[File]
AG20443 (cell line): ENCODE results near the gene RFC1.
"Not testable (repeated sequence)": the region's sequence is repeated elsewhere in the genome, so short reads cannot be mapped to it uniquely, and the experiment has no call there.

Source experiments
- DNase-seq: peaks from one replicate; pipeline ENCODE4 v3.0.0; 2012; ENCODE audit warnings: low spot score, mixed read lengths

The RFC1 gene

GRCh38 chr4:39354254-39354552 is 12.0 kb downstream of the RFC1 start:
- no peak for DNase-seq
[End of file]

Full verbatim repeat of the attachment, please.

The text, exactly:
AG20443 (cell line): ENCODE results near the gene RFC1.
"Not testable (repeated sequence)": the region's sequence is repeated elsewhere in the genome, so short reads cannot be mapped to it uniquely, and the experiment has no call there.

Source experiments
- DNase-seq: peaks from one replicate; pipeline ENCODE4 v3.0.0; 2012; ENCODE audit warnings: low spot score, mixed read lengths

The RFC1 gene

GRCh38 chr4:39354254-39354552 is 12.0 kb downstream of the RFC1 start:
- no peak for DNase-seq